Monday, July 29, 2013

Plot thickens for authors as Penguin and Random House merger creates £2.6bn powerhouse

The new Penguin Random House will control a quarter of world book publishing, and this has many in the industry, from writers and agents to smaller publishers, worried

penguin book
Penguin’s merger with Random House is one of the biggest events in publishing since the arrival of Amazon. Photograph: Sarah Lee
This year's longlist for the Man Booker prize drew the usual gripes about star writers being "snubbed" in favour of the "obscure" and unknown, but the judges hailed it as the most diverse selection ever.
"These 13 outstanding novels range from the traditional to the experimental, from the first century AD to the present day, from 100 pages to 1,000, and from Shanghai to Hendon," said Robert Macfarlane, chair of this year's judges.
It was a good list for the big publishing houses, which have in previous years been eclipsed by smaller independent rivals. Unexploded by Alison MacLeod – published by Penguin imprint Hamish Hamilton and set in 1940s Brighton, when a German invasion appeared imminent – is an early favourite, even before its publication in September. The independents have not done badly, however, with Granta, Bloomsbury and tiny Highland publisher Sandstone Press also on the list.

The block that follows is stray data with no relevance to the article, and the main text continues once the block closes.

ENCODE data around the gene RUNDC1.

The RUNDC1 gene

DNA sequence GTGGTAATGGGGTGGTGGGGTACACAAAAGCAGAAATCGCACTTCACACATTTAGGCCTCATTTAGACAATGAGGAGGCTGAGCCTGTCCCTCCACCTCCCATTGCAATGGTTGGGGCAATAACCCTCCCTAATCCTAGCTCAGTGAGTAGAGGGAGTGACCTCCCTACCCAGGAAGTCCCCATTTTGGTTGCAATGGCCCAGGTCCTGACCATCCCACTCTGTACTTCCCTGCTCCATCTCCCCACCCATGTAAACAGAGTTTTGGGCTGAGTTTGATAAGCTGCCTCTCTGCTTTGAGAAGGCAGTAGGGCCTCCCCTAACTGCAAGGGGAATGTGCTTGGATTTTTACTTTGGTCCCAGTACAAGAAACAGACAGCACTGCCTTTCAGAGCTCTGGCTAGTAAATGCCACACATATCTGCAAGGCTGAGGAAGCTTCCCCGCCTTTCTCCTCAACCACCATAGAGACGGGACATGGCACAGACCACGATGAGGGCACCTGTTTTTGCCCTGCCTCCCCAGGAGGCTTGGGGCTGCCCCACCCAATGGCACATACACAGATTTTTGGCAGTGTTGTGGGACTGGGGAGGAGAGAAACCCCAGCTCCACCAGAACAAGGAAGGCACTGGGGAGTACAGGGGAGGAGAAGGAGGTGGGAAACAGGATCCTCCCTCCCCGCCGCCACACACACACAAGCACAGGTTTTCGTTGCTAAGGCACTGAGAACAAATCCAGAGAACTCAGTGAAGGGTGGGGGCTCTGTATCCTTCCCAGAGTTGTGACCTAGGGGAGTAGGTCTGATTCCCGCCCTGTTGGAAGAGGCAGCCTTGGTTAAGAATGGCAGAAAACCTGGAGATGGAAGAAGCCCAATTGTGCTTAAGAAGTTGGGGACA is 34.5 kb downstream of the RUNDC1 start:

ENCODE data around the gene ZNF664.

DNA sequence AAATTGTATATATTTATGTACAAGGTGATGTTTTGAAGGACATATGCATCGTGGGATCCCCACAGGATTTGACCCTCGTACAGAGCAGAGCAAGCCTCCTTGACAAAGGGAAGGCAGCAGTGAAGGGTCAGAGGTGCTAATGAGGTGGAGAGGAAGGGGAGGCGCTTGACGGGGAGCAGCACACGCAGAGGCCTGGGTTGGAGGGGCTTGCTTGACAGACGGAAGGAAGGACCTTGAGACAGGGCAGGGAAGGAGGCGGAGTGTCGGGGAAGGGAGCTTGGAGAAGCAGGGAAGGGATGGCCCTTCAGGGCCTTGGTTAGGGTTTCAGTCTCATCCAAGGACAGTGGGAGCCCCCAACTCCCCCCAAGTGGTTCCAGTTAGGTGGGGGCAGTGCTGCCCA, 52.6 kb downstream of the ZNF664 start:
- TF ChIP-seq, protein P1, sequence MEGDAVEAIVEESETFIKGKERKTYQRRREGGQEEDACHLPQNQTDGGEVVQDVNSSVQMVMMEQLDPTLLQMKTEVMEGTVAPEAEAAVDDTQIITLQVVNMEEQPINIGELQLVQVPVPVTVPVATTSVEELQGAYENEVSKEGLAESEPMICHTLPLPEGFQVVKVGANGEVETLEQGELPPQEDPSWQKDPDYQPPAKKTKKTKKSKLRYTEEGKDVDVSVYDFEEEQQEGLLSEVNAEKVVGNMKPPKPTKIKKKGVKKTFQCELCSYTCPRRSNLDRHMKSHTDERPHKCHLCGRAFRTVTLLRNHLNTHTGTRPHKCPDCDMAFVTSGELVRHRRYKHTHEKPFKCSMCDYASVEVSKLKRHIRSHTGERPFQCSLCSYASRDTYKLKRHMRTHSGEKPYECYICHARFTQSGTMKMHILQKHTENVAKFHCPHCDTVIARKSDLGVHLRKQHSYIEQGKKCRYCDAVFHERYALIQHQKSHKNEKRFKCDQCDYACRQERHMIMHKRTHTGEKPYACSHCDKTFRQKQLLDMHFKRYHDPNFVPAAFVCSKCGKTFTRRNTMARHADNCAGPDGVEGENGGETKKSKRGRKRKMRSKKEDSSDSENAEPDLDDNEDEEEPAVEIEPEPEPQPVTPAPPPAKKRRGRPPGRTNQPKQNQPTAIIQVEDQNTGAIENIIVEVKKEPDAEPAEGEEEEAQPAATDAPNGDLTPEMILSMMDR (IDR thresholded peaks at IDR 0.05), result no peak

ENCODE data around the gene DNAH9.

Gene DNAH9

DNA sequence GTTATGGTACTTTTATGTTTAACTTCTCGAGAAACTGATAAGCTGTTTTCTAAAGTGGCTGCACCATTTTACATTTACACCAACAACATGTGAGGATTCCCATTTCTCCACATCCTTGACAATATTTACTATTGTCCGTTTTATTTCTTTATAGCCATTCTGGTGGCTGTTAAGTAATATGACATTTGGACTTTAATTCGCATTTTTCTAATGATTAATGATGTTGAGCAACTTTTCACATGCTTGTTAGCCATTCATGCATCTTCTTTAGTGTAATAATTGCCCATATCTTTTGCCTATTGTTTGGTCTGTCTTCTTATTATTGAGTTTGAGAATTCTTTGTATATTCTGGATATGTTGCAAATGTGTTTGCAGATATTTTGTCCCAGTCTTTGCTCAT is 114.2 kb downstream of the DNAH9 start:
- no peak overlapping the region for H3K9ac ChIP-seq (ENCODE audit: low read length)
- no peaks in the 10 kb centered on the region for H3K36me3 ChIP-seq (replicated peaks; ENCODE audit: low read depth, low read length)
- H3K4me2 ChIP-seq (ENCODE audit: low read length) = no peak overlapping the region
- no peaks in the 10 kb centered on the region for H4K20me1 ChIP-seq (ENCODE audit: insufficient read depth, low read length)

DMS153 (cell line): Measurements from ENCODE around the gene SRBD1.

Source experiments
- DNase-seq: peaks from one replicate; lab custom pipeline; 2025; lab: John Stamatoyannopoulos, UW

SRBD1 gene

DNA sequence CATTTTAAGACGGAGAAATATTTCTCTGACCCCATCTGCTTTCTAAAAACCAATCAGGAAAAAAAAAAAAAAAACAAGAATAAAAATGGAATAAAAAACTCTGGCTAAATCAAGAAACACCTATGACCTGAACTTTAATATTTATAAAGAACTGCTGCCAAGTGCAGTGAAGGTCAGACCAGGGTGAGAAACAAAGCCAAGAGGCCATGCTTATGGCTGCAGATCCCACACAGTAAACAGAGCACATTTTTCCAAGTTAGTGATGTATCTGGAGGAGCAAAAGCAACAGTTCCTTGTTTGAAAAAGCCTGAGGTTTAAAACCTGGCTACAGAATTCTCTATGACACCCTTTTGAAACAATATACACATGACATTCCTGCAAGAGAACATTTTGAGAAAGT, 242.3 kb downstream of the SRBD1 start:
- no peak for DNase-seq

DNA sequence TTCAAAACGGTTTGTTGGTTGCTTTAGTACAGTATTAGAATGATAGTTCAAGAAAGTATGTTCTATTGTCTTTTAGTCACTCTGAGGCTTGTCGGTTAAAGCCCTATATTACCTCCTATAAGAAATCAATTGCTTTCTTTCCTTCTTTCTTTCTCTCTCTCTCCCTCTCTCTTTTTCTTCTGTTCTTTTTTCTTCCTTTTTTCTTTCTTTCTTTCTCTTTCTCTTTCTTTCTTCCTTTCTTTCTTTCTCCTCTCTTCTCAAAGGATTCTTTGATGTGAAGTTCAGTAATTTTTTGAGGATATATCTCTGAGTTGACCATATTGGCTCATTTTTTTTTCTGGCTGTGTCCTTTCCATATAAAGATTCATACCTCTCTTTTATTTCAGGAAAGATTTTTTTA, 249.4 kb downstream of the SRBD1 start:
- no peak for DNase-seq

But this "wonderfully various" list comes as British publishing – all Man Booker prize entrants must be published in the UK – becomes a little less diverse, following the mega-merger, completed earlier this month, between Penguin and Random House.
The giant company, known as Penguin Random House, will control 25% of the world book business. With a back catalogue ranging from 19th-century master stylist Henry James to kinky novelist EL James, and nearly 250 separate imprints, Penguin Random House will publish 5,000 new titles a year.

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